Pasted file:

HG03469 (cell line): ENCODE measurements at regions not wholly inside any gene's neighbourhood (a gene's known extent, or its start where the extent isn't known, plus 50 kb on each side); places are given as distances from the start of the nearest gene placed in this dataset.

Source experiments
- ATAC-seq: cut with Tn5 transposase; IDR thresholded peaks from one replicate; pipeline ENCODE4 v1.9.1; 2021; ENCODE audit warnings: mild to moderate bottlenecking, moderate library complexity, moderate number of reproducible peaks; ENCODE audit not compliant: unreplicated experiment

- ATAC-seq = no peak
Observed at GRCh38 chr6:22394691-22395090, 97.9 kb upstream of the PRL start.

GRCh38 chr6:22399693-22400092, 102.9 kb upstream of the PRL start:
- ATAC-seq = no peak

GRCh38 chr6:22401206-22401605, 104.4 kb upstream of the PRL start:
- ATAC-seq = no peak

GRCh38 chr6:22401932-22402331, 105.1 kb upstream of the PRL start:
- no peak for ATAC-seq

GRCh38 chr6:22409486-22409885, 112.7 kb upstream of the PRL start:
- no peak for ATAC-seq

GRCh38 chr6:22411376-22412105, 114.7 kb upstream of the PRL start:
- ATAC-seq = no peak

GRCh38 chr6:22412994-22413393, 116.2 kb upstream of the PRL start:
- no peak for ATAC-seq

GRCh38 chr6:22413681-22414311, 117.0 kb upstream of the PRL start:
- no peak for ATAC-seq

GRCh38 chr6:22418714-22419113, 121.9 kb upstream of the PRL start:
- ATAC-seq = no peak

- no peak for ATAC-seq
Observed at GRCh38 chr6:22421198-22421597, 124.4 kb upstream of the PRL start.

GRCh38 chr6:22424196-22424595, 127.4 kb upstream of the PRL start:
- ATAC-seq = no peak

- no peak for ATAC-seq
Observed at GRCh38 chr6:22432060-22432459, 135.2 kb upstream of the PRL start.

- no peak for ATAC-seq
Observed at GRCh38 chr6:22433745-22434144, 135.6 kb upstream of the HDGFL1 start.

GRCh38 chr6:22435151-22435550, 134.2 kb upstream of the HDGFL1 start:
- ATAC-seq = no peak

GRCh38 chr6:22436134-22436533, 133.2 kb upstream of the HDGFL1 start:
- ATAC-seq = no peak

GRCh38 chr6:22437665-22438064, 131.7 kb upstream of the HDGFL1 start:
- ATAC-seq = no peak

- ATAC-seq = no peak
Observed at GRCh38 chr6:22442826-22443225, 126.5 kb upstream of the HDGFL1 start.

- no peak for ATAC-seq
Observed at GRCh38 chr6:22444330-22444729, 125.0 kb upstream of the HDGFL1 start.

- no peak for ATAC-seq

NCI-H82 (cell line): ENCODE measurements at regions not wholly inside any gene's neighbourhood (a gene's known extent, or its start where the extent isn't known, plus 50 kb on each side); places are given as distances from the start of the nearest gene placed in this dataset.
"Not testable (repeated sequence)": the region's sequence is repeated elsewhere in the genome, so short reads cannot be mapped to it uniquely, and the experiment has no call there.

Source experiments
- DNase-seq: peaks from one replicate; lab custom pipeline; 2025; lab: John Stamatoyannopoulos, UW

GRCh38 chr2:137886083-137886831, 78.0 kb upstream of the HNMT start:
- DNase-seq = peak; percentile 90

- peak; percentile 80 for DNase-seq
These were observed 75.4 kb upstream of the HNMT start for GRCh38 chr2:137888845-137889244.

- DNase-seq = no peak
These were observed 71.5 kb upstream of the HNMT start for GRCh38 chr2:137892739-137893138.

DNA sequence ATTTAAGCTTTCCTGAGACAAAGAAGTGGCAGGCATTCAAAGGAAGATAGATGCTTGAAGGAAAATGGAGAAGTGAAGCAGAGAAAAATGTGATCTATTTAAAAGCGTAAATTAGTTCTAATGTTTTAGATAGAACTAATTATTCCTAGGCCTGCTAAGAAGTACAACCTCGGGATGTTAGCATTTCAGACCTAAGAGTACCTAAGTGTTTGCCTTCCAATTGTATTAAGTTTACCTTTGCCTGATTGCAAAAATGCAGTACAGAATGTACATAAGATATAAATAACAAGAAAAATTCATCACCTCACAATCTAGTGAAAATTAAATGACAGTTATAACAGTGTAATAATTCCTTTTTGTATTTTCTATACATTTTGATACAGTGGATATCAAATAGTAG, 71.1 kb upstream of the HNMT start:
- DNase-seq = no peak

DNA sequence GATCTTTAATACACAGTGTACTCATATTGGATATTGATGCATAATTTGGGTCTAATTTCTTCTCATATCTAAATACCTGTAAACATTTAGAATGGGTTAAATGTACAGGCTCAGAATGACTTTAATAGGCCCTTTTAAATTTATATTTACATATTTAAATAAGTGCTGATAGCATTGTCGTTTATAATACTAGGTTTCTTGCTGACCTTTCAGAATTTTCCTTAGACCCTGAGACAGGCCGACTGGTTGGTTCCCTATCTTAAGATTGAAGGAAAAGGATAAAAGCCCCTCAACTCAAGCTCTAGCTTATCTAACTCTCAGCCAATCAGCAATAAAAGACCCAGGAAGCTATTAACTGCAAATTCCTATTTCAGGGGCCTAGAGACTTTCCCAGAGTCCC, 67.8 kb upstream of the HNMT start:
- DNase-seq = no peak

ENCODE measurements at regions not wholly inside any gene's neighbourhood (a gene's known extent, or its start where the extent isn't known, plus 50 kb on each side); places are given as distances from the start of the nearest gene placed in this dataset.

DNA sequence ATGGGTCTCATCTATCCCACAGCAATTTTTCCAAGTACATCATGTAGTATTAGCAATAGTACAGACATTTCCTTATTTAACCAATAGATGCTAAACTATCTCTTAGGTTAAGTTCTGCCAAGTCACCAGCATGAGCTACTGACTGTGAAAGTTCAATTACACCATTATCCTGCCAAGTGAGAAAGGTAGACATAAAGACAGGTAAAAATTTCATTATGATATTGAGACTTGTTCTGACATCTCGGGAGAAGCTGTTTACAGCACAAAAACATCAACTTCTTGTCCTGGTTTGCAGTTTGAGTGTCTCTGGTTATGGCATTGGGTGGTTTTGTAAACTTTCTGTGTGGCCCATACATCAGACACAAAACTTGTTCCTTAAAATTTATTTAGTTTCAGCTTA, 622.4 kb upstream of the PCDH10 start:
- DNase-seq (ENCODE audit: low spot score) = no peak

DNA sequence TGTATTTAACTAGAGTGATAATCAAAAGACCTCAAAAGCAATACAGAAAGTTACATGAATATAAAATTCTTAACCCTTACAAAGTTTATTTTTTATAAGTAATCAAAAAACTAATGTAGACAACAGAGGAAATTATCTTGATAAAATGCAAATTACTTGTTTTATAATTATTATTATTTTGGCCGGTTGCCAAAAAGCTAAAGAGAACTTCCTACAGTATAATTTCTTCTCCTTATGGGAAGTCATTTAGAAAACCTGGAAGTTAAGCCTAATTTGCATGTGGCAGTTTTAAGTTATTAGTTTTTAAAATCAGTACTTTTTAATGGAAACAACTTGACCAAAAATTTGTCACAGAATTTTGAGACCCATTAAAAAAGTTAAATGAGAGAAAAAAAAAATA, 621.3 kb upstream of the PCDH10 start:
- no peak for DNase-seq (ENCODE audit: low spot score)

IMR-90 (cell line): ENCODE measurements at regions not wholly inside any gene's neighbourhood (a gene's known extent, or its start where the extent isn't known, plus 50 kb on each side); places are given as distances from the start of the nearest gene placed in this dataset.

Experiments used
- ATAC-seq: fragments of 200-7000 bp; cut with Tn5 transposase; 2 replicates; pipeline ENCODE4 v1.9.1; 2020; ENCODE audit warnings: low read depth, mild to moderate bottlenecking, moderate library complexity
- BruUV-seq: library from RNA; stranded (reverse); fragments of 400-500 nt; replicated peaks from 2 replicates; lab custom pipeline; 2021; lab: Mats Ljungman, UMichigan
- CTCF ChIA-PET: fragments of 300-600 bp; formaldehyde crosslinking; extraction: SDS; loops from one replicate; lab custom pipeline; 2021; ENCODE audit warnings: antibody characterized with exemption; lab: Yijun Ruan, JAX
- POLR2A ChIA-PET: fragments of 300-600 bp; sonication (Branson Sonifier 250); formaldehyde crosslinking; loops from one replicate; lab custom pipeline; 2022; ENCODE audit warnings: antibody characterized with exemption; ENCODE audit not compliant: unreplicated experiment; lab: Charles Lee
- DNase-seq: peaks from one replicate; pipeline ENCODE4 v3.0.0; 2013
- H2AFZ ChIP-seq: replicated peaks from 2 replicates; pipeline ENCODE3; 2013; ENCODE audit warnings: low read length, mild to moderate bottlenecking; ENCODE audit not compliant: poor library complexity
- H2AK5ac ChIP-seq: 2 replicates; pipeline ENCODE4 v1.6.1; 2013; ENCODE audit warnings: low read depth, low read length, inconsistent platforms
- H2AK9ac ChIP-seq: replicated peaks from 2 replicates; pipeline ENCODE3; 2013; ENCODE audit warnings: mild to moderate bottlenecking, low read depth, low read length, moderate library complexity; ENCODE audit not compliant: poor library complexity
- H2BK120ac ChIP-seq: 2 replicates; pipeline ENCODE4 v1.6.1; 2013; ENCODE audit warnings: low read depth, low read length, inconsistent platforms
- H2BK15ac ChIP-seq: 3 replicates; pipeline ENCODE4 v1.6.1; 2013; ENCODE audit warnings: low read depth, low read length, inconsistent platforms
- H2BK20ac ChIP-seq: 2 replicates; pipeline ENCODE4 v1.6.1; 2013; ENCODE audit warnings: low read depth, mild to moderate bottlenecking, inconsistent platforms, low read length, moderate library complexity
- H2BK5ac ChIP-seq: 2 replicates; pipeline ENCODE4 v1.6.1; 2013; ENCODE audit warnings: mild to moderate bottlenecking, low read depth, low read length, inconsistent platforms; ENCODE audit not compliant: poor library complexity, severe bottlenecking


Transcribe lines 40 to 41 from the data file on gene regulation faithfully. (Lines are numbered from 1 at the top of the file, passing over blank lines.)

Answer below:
- no peak for ATAC-seq

NCI-H82 (cell line): ENCODE measurements at regions not wholly inside any gene's neighbourhood (a gene's known extent, or its start where the extent isn't known, plus 50 kb on each side); places are given as distances from the start of the nearest gene placed in this dataset.